Given his pan-intellectual dexterity and neurotically analytic zeal, his taste for vicious circles and recursive loops, his ability to locate beauty and comedy in atonal technical jargon, David Foster Wallace is the perfect parachute buddy for a free fall into the mathematical and metaphysical abyss that is infinity. Just don’t expect a smooth landing—or any sort of landing, really. Less than a third the size of Infinite Jest, Everything and More sees the king of cross-purposes taking on the biggest, most dread-inducing paradox of all, with results as thrilling and maddening, as open-ended and self-devouring, as much of his fiction. A perversely tidy philosophical history of the messiest of ideas, the book is also a fibrous extreme-math gauntlet that, even as it insists on rigor, knows it can’t possibly live up to its title.
Tortured self-consciousness is a strange default mode for an educational manual, but it’s one Wallace has deftly applied to numerous ends. Creeping vine-like from a thicket of data-fetish digressions and second-guessing qualifications, his prose contorts itself into a position of consternated empathy, and it’s fascinating—even heartwarming—to observe this manic, menschy intensity thawing out the chillier echelons of calculus and set theory. As brain-twistingly abstruse as the math gets, this much is clear: David Foster Wallace feels your pain.
E&M opens on an apologetic note (“Unfortunately this is a Foreword you actually have to read”), and proceeds to fret over the variable math-savviness of potential readers and the corresponding bogglement or boredom likely to ensue. Wallace’s solicitous solution is to pepper the text (which abounds in hopscotching footnotes, torrential glossaries, and nested interpolations) with a suitably Greek-looking acronym—”IYI,” for “if you’re interested”—to denote passages that are skippable or skimmable, depending on whether you already know the stuff or probably aren’t going to get it. When the pages become more math-congested, he sounds like a kindly dentist, dispensing little squeezes of encouragement: “It would maybe be good to prepare yourself, emotionally, for having to read the following more than once.”
Discussions of ∞—the ultimate abstraction, backlit with Godlike glow—tend to begin in the spiritual ether. Wallace opts to begin in bed, in the pre-alarm early-morning netherworld when “abstract thinking tends most often to strike.” (At this point he’s already whipped out his trusty OED and subjected abstract to an emergency vivisection.) From under the covers (“Another sure sign it’s abstract thinking: you haven’t moved yet”), he gets deep and technical, recasting fuzzy ∞ panic as a crescendo of piercing ontological dilemmas: “In what way do abstract entities exist?” “At what point do the questions get so abstract . . . and the cephalalgia so bad that we simply can’t handle thinking of it anymore?”
Void thus stared into, Wallace pulls back to plot the history of ∞-as-concept, which is largely one of apprehension and equivocation—first feared (by the Greeks, who outlawed it along with zero and the negative numbers), then dismissed and fudged, and finally reimagined as a valid mathematical entity. A key paradox: ∞ is both an agoraphobic and a claustrophobic idea. Big ∞ concerns the never ending nature of the counting numbers. Little ∞ (or infinitesimals) requires a dizzying perspective shift: ∞ isn’t just what looms at the unthinkably far right of the number line but can in fact be found between, say, 0 and 1, or within any interval at all: Any finite-seeming bit of the number line is infinitely dense with intermediate points. This is closely related to Zeno’s notorious dichotomy, a literally paralyzing proposition that argues that to traverse any distance, an infinite number of subdistances have to be traversed, which is impossible, meaning motion is impossible.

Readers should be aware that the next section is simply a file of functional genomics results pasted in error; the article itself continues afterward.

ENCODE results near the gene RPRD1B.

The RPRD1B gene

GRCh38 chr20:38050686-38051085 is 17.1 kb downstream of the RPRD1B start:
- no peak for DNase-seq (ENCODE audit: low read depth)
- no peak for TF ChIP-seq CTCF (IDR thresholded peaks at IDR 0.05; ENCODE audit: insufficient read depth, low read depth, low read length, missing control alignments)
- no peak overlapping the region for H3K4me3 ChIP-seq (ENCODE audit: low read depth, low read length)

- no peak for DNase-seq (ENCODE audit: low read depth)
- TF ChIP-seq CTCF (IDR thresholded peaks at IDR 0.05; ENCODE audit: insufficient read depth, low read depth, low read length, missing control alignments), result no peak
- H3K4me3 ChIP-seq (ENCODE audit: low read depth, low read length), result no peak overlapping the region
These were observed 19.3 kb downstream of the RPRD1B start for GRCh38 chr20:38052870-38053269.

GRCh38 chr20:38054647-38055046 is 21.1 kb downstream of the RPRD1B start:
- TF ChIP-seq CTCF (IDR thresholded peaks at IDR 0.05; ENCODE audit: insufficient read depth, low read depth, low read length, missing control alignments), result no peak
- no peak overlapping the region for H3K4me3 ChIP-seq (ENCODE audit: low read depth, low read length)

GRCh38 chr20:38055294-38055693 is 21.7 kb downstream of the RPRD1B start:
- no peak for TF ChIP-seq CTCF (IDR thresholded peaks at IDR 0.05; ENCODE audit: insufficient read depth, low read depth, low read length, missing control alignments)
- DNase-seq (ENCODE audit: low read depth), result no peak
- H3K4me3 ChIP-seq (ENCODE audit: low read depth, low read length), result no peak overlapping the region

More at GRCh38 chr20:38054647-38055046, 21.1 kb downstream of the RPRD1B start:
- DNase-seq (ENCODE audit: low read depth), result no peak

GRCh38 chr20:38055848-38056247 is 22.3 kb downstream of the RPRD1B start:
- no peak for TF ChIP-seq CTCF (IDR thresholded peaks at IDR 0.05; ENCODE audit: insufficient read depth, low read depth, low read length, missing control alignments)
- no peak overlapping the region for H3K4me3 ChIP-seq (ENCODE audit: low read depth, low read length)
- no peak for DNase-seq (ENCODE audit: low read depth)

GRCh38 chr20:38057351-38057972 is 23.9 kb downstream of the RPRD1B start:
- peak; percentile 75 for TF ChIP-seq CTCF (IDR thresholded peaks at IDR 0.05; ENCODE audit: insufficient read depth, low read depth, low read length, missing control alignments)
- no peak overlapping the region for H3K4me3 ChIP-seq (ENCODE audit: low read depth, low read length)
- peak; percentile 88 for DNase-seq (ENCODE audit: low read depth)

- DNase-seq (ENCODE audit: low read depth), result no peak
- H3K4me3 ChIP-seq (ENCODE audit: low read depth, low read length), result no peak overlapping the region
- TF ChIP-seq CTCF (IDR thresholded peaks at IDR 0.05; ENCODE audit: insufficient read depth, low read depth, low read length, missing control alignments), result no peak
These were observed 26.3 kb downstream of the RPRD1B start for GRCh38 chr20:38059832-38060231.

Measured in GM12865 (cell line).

Efforts to represent continuity mathematically—an important ∞-related tussle—suffered a body blow in “the Greek version of Watergate”: the Pythagoreans’ distressing discovery of irrational numbers. Aristotle’s slippery distinction between acceptable potential infinity and nonexistent actual infinity allowed math to hunker down in contented denial for centuries. Calculus emerged in the 1700s, providing a framework for continuity and change, but Wallace likens its early evolution to a “stock-market bubble”—spurred by real-world applications, it continued to advance on the shakiest of foundations.
The post-calculus breakthroughs that serve as E&M‘s climax take place in 19th-century Germany. Recognized today as the founder of set theory and transfinite math, Georg Cantor dared to conceive of actual infinities—and eventually came up with the astonishing proof that some infinities are bigger than others. He was a polarizing figure, who died in a sanitarium trying to prove that Francis Bacon authored Shakespeare’s plays. Wallace relegates much of his tragic, Nash-like bio to terse footnotes, and rejects the glib archetype of the nutty math professor. It’s particularly inappropriate here, considering Cantor’s great achievement was to liberate ∞ from its long-standing role as sanity hazard: “Saying that ∞ drove Cantor mad is sort of like mourning St. George’s loss to the dragon.”
Expunging the tone of avuncular condescension that taints much pop-science prose, E&M is also a heartfelt reaction to the blindly mnemonic methods that too many math teachers favor, even at college level. It’s a measure of Wallace’s generosity that he rarely tells the reader to just accept something on faith alone. He’s almost monomaniacal in prioritizing ideas over narrative templates. Kurt Gödel, “modern math’s absolute Prince of Darkness,” puts in a wrench-throwing late appearance with his evocatively named Incompleteness Theorem. In view of the subject, it’s only fitting that there’s no ending, let alone a happy one.